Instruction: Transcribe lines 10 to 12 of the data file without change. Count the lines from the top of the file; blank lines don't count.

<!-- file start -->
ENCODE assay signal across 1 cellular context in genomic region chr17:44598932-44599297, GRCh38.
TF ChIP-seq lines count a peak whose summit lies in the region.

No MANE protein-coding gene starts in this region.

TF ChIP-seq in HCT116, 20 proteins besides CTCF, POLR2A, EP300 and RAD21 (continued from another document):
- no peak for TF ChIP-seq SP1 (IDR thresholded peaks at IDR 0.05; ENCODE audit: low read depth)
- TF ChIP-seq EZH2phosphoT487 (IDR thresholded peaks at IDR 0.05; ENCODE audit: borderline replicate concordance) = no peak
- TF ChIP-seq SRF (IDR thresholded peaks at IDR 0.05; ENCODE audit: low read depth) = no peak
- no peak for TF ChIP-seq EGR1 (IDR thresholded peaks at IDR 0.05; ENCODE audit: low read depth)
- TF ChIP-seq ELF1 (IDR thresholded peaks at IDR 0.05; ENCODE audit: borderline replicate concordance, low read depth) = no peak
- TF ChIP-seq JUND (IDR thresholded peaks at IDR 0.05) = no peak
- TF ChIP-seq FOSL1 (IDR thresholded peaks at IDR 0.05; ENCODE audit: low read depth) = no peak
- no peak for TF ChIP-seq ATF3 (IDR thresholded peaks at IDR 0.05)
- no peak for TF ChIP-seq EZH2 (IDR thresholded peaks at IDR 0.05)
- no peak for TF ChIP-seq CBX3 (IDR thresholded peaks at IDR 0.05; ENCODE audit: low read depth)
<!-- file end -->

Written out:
- TF ChIP-seq JUND (IDR thresholded peaks at IDR 0.05) = no peak
- TF ChIP-seq FOSL1 (IDR thresholded peaks at IDR 0.05; ENCODE audit: low read depth) = no peak
- no peak for TF ChIP-seq ATF3 (IDR thresholded peaks at IDR 0.05)